With the World Saxaphone Quartet and ROVA, the saxaphone quartet became a part of the fabric of avant-garde Jazz although its presence is perhaps not quite as felt as it was a decade ago. So I guess the 774th Street Quartet is a bit of "a rare thing". The 774th Street Quartet is the latest addition to this format. The most well-known member of this group is saxophonist/composer Guillermo Gregorio. The other members of the quartet include two Chicago Jazz scene stalwarts (Jackson and Shelton) and German saxophonist Mejer. As one would suspect in a saxophone quartet involving Argentinean avant-gardist Gregorio, this quartet is a bit different. First of all, there is no soprano saxophone to be found. Secondly, there is no baritone. It's Thomas Mejer's contrabass saxophone, a big rumbling beast that he handles with deft and agility, that gives this group its distinctive blend. And the fact that all four composed pieces for this group gives it a distinctive edge.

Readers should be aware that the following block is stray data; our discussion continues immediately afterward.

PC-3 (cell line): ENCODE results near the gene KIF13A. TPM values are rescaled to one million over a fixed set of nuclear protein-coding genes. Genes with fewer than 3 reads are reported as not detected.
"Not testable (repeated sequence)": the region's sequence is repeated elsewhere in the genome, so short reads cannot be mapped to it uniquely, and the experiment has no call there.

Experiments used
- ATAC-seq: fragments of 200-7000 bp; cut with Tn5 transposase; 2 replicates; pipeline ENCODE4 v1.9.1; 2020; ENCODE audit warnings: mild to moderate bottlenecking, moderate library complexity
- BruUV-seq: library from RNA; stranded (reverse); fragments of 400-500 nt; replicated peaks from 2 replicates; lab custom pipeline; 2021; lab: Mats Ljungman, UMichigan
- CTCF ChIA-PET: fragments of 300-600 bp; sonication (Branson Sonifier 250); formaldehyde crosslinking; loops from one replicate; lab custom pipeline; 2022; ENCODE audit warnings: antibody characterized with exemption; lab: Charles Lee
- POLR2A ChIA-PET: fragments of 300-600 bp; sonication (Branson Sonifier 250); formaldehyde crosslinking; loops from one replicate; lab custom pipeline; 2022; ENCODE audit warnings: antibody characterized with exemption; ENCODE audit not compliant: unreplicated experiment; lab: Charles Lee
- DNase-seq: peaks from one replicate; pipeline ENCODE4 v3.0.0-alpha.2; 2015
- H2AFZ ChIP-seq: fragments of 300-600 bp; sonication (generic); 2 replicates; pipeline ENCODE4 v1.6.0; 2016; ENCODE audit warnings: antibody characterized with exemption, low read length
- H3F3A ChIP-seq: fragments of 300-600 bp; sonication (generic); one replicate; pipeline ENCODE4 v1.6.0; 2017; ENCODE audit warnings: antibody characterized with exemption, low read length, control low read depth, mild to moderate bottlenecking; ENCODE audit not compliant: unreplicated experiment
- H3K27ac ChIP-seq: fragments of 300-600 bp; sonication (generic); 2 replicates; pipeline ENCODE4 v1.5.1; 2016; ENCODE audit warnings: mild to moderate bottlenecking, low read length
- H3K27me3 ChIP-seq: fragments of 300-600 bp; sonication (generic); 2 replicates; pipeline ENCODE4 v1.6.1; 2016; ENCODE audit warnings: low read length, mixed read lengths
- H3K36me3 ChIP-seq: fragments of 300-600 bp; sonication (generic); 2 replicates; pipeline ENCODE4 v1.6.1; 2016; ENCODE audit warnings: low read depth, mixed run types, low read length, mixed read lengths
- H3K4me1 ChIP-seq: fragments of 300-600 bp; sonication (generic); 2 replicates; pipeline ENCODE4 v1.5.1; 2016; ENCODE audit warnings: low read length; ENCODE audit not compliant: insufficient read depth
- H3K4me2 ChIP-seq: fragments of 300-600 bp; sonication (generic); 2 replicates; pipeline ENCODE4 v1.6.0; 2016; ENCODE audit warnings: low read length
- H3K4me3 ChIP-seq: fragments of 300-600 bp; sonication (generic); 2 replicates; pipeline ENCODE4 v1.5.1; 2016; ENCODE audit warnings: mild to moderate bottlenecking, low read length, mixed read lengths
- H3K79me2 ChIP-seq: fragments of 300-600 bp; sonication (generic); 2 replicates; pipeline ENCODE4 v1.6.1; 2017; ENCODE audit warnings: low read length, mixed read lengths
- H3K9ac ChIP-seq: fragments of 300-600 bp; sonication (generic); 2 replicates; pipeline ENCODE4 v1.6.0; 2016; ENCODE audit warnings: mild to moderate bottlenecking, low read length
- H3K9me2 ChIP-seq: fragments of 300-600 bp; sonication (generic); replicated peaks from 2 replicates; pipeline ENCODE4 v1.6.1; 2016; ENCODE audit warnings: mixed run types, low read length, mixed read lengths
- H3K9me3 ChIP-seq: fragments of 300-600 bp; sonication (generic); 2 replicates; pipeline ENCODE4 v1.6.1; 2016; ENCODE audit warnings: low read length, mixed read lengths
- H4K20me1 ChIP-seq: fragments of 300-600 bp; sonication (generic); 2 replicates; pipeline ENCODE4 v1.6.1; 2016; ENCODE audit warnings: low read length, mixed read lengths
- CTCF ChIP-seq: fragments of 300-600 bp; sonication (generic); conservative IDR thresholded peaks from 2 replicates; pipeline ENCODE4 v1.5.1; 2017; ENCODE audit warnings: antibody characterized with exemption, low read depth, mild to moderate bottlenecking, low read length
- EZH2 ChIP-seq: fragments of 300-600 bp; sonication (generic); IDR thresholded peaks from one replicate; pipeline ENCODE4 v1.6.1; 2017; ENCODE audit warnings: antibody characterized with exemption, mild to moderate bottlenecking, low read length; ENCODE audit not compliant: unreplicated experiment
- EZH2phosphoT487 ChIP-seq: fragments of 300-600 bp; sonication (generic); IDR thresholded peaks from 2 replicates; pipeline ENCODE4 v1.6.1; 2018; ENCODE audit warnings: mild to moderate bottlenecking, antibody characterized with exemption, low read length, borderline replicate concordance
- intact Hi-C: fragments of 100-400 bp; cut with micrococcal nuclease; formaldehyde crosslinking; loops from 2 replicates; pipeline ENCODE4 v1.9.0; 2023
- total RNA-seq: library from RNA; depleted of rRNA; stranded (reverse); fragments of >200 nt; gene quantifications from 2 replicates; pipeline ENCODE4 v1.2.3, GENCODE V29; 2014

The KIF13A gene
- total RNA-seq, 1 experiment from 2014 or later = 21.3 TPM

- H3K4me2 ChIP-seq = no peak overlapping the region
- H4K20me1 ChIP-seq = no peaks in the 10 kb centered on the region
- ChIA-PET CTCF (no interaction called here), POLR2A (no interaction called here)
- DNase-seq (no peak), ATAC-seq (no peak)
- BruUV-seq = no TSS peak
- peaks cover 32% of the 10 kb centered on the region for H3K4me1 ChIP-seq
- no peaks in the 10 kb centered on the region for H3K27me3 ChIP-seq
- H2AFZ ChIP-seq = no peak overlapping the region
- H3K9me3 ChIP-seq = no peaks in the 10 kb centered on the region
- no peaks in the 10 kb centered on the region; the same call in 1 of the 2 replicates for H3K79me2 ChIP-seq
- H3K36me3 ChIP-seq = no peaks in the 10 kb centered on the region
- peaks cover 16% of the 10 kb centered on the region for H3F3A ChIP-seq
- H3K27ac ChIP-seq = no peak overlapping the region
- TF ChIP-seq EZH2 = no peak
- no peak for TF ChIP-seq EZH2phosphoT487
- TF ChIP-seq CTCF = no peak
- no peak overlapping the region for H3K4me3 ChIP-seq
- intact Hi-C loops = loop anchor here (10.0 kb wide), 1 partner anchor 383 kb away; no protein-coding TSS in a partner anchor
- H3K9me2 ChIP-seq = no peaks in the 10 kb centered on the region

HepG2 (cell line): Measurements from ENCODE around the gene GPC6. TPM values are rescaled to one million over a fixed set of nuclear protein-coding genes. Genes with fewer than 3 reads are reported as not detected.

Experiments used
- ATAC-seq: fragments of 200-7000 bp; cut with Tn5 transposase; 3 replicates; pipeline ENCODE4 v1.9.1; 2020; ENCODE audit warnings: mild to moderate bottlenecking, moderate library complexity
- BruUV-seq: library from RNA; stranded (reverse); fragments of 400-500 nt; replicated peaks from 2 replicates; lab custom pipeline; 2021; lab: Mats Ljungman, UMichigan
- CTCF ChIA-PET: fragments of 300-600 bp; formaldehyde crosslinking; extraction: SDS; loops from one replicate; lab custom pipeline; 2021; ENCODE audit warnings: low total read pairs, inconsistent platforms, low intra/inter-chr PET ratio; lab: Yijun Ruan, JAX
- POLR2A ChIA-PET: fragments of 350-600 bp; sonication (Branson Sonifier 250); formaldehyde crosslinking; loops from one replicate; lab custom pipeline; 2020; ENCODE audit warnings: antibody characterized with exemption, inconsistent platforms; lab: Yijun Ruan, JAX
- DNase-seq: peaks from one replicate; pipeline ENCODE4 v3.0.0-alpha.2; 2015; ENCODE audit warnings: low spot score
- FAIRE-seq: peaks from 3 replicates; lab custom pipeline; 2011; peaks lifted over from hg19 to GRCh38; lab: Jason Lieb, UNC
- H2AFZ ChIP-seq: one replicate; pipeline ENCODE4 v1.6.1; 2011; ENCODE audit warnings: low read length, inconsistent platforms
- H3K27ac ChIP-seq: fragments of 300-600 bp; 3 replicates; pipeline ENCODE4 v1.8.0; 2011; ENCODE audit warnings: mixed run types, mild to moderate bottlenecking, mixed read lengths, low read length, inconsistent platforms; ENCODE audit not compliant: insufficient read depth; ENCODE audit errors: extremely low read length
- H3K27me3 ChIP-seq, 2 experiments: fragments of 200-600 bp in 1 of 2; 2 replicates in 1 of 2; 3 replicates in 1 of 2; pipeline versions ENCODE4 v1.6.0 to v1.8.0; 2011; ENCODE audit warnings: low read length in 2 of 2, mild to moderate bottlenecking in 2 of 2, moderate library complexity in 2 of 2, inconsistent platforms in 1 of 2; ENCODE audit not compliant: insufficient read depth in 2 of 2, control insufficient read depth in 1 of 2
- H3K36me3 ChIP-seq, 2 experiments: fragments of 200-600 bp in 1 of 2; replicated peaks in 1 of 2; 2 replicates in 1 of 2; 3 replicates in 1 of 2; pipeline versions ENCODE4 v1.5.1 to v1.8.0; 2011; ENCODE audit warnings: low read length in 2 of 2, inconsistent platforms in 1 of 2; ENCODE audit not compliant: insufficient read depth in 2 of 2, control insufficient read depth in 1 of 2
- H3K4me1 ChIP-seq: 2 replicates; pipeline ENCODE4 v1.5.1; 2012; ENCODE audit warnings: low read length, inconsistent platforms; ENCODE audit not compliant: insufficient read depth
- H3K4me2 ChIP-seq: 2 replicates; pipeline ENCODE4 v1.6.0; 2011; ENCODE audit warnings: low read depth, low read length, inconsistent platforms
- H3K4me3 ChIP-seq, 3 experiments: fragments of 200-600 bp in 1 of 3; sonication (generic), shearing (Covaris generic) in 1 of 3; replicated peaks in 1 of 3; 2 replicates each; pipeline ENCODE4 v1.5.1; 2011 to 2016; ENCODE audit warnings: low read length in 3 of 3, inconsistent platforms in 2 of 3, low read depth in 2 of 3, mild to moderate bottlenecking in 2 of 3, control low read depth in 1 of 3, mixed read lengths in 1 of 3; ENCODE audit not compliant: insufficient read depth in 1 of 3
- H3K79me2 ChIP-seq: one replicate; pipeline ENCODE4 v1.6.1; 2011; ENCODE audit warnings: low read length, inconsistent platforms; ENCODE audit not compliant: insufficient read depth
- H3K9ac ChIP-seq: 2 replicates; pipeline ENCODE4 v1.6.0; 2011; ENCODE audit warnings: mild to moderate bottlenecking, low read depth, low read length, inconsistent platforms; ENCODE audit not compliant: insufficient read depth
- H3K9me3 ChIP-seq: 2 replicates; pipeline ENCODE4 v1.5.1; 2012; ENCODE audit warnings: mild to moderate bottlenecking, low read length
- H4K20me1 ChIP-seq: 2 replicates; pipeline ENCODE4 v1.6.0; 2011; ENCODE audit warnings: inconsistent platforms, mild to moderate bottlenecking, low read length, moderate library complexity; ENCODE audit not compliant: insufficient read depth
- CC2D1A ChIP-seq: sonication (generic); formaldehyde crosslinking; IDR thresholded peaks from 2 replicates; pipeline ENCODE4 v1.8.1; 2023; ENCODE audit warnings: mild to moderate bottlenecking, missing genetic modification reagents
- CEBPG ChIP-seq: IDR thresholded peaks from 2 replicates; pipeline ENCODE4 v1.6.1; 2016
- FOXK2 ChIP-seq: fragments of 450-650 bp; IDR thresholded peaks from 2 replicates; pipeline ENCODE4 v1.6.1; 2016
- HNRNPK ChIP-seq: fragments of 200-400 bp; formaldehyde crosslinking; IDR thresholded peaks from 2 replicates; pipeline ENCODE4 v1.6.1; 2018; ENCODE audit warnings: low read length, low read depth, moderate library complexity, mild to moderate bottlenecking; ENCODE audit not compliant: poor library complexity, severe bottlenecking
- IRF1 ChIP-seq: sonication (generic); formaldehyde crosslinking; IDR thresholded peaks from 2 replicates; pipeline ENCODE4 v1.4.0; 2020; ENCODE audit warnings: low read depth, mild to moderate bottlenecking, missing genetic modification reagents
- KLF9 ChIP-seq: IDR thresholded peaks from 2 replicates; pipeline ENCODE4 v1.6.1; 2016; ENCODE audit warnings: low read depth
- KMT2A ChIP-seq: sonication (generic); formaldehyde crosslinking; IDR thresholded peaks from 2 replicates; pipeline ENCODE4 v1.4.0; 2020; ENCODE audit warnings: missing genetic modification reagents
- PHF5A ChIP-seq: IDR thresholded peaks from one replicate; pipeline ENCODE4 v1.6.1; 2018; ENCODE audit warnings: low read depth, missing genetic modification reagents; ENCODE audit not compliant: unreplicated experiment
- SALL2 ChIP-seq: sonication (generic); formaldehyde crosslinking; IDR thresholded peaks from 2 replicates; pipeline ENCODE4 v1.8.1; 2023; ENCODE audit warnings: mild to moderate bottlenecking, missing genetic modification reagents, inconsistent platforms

Unlike other saxophone quartets, this ensemble is not necessarily a showcase for soloists. A major component of their music likes in group texture. Mejer is a fairly agile player on his chosen instrument and his sound isn't limited to merely a low grumble in the ensemble. At times he sounds like a low frequency hum, electronically generated as the other saxaphones are stacked atop him. On Shelton's "Fastened" it starts out with somber harmonies before sequeing into a pointilillist secton where Mejer's bass sax's scored notes seem to collide with the others, bouncing them into the stratosphere. It's a nice bit of writing. For Jackson's "They All Change" Mejer and Gregorio's alto play an ostinato pattern around which the other two saxes intertwine their lines. Gregorio's "Otra Music 5" utilizes a subtle electronic drone that fleshes out the group sound and provides an edgy texture that counter balances an off-kilter, almost jaunty theme. At times saxaphones mass for a thick, full, rich sound, as they do on Shelton's "Riviera" with its passages scored for clarinet, alto, tenor and contrabass. Every track seems to adopt a different tack and each track has something to offer. Well worth hearing and hope this is a group that will stick around for a while. - Robert Iannapollo, Cadence 2007